What will be the next pandemic? The next HIV, deadly influenza, or something worse that we can barely imagine? David Quammen convincingly argues that...moreWhat will be the next pandemic? The next HIV, deadly influenza, or something worse that we can barely imagine? David Quammen convincingly argues that the greatest bugaboo for the human race should be a zoonosis, an infectious disease that spills over from an animal population into humans. He travels around the world and talks to scientists who have worked in the virus-riddled trenches of HIV, malaria, Ebola, SARS, and an ever-growing list of other nasties with shocking fatality rates.
Particularly interesting is Quammen's notion that the historical rate of human population growth is itself an outbreak. We've proliferated like mad - at a speed unprecedented for a large mammal species. And what scientists know about outbreaks is that they always come to an end... While layman accessible, this detailed and hefty book takes perseverance, but it's well worth it for the amount of information you'll get in return.
I'm going to go wash my hands now. And stay the heck away from bats. It's always bats! (less)
This book must be so satisfying for any novelist who has ever been asked, "So what was truth and what was fiction?" Kris Jansma is clearly having so m...moreThis book must be so satisfying for any novelist who has ever been asked, "So what was truth and what was fiction?" Kris Jansma is clearly having so much fun playing with storytelling as his unnamed and unabashedly unreliable narrator baldly lies his way around the globe, trying on new identities at every stop. The fun is infectious, even though the characters are often quite miserable. In one chapter there is a novel within a story within the novel. Or something like that. After a while, you'll stop worrying about what's true and false and let the storytelling wash over you, because something honest can be discovered within a lie. While flexing his writerly muscles, Jansma manages to keep the heart and truth of his antihero in the same place as a parade of made-up names and settings marches by.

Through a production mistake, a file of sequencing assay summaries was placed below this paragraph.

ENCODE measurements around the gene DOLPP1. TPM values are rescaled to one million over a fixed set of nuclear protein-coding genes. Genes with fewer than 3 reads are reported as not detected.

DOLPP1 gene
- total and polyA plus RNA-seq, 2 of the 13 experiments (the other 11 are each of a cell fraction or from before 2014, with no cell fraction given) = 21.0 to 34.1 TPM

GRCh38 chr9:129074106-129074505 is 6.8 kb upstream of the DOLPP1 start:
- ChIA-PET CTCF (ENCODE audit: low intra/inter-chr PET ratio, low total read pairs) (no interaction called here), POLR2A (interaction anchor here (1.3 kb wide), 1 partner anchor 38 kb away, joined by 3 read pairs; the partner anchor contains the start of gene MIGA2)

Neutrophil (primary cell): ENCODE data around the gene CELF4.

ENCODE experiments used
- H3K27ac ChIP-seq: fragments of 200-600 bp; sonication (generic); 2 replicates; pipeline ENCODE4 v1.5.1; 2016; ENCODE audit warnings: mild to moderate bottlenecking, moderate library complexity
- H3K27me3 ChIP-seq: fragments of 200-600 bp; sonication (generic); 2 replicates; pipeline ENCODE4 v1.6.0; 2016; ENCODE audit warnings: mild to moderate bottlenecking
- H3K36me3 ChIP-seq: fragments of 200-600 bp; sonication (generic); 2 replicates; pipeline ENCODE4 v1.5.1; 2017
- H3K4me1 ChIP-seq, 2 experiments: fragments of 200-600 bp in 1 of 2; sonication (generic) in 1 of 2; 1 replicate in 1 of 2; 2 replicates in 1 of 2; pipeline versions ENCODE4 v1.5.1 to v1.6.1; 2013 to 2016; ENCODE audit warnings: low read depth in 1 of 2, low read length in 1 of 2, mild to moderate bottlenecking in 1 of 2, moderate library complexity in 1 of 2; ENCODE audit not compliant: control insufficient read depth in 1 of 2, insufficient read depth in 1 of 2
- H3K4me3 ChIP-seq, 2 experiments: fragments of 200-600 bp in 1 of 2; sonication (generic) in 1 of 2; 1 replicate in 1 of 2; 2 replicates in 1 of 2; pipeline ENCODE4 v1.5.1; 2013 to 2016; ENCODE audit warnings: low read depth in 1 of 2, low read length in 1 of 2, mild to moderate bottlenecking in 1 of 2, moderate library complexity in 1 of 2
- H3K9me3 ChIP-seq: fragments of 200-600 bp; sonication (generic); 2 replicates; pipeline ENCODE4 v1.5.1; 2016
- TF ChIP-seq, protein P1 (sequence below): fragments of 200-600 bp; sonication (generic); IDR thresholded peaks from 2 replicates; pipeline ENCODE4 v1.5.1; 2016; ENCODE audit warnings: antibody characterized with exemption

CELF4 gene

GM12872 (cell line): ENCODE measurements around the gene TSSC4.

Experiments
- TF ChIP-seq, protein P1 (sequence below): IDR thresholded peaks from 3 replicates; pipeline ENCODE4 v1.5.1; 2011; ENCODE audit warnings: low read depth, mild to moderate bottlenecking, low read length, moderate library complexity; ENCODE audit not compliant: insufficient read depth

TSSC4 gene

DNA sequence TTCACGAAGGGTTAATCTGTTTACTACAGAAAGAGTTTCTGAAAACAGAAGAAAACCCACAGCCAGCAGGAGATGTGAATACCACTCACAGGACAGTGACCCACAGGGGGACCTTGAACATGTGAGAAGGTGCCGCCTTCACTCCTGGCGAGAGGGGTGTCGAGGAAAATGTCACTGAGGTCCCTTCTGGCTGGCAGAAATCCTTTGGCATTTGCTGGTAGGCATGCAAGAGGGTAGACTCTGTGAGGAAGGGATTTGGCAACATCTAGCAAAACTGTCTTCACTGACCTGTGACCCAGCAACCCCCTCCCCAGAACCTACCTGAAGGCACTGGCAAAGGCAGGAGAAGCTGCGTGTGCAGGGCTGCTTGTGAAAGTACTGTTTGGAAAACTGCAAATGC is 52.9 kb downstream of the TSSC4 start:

An exercise in meta and loaded with literary references, this book is a reader and writer's playground, but the message extends far beyond bookish folks. As we tell the stories of our own lives -- even if just to ourselves -- how many lies do we tell?(less)